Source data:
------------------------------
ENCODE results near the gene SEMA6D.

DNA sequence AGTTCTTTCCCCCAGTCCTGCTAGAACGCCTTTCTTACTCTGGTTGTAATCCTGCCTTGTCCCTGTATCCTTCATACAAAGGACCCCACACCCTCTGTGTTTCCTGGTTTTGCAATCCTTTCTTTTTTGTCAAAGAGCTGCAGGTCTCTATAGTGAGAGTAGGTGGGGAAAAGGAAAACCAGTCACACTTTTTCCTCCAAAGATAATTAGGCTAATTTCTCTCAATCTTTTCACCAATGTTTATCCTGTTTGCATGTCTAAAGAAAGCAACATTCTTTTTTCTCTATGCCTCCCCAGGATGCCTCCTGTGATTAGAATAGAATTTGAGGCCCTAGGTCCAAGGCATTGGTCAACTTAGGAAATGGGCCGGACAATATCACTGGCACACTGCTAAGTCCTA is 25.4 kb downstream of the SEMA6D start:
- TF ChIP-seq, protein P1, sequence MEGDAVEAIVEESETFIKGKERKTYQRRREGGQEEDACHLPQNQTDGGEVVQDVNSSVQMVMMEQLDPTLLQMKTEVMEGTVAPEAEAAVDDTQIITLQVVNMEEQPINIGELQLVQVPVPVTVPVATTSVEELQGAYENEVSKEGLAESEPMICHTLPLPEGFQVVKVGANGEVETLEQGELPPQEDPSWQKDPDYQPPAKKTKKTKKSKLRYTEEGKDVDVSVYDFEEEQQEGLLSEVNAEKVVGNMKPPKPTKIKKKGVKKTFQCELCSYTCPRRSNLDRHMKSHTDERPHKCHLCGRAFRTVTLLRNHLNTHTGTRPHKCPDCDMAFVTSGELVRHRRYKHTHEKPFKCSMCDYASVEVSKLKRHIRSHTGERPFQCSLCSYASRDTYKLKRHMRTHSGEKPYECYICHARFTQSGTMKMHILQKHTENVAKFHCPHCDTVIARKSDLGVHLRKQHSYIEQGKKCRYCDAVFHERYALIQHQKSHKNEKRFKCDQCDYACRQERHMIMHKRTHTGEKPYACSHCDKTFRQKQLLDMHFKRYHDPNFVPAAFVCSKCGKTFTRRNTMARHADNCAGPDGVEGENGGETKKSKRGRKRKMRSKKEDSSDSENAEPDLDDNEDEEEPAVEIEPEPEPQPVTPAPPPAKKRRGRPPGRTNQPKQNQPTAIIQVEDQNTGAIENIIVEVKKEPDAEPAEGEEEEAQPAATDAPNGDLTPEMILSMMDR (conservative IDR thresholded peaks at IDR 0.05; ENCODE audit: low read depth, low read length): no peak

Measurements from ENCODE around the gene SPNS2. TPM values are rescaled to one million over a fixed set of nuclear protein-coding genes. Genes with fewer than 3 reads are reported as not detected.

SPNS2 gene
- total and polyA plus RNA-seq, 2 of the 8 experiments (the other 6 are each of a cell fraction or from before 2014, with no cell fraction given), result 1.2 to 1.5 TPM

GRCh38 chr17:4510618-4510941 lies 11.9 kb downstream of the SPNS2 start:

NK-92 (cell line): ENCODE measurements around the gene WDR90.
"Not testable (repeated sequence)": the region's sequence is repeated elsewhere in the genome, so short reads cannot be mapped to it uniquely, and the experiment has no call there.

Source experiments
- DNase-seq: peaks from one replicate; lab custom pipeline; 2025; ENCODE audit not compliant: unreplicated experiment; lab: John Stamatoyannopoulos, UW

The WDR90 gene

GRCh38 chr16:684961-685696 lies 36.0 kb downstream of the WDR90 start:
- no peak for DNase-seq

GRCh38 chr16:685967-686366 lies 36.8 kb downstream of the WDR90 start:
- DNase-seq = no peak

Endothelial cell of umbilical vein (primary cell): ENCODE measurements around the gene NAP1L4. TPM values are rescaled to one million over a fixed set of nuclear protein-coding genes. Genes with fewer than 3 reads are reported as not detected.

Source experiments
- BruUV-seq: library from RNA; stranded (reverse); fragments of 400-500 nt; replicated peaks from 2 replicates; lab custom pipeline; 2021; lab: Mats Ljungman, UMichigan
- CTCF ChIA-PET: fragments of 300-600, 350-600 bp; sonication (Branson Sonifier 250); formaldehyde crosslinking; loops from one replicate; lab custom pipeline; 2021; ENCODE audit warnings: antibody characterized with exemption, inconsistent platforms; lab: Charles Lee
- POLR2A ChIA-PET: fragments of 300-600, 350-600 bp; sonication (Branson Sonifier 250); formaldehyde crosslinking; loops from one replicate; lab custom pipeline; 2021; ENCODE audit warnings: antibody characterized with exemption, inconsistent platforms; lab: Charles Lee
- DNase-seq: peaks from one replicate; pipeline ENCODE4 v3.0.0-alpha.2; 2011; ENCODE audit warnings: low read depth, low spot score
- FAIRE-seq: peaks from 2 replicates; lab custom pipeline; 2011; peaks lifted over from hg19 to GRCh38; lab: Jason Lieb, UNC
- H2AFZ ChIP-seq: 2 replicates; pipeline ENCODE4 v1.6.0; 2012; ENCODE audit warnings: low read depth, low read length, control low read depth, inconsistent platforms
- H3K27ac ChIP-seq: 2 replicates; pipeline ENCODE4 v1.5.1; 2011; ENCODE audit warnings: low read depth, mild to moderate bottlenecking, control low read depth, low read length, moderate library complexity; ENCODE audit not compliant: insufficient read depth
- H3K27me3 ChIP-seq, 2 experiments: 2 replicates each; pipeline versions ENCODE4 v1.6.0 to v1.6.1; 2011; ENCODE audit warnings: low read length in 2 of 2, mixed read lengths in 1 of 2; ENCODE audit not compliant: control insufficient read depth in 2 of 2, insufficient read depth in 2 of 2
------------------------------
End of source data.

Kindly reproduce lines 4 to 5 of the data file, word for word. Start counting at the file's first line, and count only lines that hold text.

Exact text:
Measurements from ENCODE around the gene SPNS2. TPM values are rescaled to one million over a fixed set of nuclear protein-coding genes. Genes with fewer than 3 reads are reported as not detected.

SPNS2 gene